Tales of Tahitian Waters
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Tales of Tahitian Waters is a 1931 book by Zane Grey. The book collects several fishing stories and was first published by Harper Brothers and was later republished in 1990 by Derrydale Press. In the book Grey describes catching a marlin weighing 1,040 pounds and the catch was credited as being the first 1,000 pound fish ever caught.
Tales of Tahitian Waters describes Grey's fishing expeditions to the Tahitian Islands in 1928, 1929, and 1930. In the book, Grey claims to be the first big game fisherman to fish these waters and there is little cause to doubt his claim. He had passed through Tahiti en route to other fishing expeditions in Australia and New Zealand, and had heard of 30-foot-long (9.1 m) marlin and 50-foot-long (15 m) sharks. Grey held many fishing records for these species and was determined to pursue these fish. In Tales of Tahitian Waters he claims a special affection for these waters, and he visited them several times afterward, although those visits were not the subject of this book.
Grey believed that these were the most difficult waters he had fished. Amongst other trials, Tales of Tahitian Waters records an 83-day span during which Grey did not catch a single billfish. It is believed that this provided inspiration for Hemingway's The Old Man and the Sea. Carlton Jackson wrote in his 1989 book Zane Grey:
On the eighty-fourth day he caught, with rod and reel, a giant Tahitian marlin that weighed 1,040 founds. Although Grey tried desperately to get the creature ashore, the fish was ravaged by shark. Some Grey fans today credit Grey's experience with inspiring Hemingway's The Old Man and the Sea. See Zane Grey, Tales of Tahitian Waters (1931), and The Zane Grey Collector, 3:1:12–13.
Grey's Tahiti expeditions were months at a time, and he built a permanent camp at Vairao, a beach he describes in superlatives.
Tales of Tahitian Waters also includes descriptions of a number of previously uncatalogued species, some of which Grey caught and recorded, some of which were hooked but were too big to bring to the boat, and some of which were merely seen in the water. The book includes many photographs taken by Grey and his crew, as well as a few watercolors painted by artists who stayed at Grey's fishing camp.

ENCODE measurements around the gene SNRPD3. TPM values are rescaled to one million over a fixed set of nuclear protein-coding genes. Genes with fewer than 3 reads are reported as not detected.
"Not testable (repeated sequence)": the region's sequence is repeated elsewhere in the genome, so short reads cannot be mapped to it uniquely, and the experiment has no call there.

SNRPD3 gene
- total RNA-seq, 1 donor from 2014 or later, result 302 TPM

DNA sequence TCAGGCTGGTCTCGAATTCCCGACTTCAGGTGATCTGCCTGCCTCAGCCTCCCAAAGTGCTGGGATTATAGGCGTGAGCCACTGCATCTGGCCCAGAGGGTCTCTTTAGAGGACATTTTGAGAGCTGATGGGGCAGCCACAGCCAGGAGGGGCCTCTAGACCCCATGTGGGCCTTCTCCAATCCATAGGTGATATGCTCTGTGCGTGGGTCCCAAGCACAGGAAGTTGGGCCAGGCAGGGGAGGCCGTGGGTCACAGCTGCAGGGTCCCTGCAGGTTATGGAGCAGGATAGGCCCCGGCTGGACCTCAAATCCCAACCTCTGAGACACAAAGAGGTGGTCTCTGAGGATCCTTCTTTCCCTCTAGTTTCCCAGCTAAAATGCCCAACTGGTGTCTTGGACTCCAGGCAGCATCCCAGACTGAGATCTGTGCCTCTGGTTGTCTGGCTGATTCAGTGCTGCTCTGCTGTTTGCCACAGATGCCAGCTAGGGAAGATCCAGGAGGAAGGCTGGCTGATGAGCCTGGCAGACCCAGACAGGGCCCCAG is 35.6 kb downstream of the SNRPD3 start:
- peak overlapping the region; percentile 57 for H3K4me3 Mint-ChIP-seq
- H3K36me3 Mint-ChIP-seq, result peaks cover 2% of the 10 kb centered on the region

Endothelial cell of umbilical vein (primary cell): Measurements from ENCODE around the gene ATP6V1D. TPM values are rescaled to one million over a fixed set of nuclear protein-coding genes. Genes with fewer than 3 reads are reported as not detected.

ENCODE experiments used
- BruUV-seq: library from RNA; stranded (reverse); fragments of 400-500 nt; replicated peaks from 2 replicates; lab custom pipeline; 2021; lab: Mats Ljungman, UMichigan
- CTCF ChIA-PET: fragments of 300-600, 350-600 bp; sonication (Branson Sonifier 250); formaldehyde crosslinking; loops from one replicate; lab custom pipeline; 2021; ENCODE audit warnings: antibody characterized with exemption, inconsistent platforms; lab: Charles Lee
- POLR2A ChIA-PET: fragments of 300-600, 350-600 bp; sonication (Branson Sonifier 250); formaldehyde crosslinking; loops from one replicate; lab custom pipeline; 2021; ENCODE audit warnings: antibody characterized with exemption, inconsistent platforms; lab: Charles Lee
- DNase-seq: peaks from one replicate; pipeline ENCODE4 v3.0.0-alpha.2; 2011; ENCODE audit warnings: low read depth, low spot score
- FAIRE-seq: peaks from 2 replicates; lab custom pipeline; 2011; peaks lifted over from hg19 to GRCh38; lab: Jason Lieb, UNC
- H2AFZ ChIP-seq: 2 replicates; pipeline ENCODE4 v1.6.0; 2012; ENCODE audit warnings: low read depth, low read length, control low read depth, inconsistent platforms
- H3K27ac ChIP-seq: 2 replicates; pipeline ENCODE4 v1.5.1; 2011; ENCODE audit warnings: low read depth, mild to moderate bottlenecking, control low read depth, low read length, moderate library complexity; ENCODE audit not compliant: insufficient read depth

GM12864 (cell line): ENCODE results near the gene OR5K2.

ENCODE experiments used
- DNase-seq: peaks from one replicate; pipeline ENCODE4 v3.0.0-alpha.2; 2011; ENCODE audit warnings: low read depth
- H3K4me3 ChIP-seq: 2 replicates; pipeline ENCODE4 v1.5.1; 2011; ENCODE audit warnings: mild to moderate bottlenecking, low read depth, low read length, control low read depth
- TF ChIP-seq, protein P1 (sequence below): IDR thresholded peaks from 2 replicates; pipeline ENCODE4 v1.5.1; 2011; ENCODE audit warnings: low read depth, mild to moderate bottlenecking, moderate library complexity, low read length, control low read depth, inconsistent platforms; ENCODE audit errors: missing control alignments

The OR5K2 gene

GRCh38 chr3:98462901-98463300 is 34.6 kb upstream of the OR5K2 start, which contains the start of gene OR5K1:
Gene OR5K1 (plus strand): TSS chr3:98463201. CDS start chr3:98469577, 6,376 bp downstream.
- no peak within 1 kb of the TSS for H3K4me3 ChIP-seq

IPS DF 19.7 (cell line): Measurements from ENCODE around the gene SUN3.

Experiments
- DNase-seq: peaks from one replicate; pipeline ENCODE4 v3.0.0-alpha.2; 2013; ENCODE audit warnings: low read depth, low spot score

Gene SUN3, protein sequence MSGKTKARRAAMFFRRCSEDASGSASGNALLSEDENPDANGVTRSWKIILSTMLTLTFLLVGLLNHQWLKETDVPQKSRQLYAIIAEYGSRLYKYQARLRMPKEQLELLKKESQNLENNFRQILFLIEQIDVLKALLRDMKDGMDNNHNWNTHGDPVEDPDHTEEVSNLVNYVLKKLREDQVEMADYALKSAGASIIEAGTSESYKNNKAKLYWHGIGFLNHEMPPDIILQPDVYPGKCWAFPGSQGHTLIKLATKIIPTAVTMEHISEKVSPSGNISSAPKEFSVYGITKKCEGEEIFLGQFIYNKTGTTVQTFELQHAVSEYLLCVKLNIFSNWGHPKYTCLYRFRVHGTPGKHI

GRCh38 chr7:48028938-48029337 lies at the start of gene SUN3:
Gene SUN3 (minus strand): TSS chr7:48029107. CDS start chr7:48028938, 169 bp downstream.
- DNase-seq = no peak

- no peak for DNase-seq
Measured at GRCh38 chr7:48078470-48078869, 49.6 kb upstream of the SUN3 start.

- Pauly, Thomas H. (2007). Zane Grey: His Life, His Adventures, His Women. University of Illinois Press. pp. 271–272, 286. ISBN 9780252074929. Retrieved 6 January 2015.
- Stebbins, Clair C. (1952-08-03). "First Editions of Zane Grey Works Included in Gift to His Native City". The Zanesville Signal. p. 10. Archived from the original on 2015-01-30. Retrieved 2015-01-30 – via Newspapers.com.
- Ellis, Richard (2013). Swordfish: A Biography of the Ocean Gladiator. University of Chicago Press. pp. 35, 143. ISBN 9780226922904. Retrieved 6 January 2015.
- Elliott, Keith (2006-10-01). "Many riders of Grey the grumpy sage - Sports Week Fishing Lines". The Independent. Archived from the original on 2015-01-30. Retrieved 2015-01-30.
- This claim is made in the cover notes to the 1990 reprint, written by Grey's son Loren.
- Milazzo, Lee (2000-03-19). "Books In Brief". The Dallas Morning News. Archived from the original on 2015-01-30. Retrieved 2015-01-30.
Some critics have suggested that Zane Grey's tales of Tahiti provided Ernest Hemingway with the inspiration for The Old Man and the Sea. Maybe so, maybe not, but readers can now judge for themselves...
- Chan, Gabrielle (2001-07-03). "Round-up of cultural treasures". The Australian. Archived from the original on 2015-01-30. Retrieved 2015-01-30.
A true story he wrote about going 84 days without a strike in the waters of Tahiti, 'Tales of Tahitian Waters,' provided the inspiration for Ernest Hemingway's famous 'Old Man and the Sea.'
- Jackson, Carlton (1989). Zane Grey. Twayne Publishers. p. 157. ISBN 0805703381. Retrieved 2015-01-30.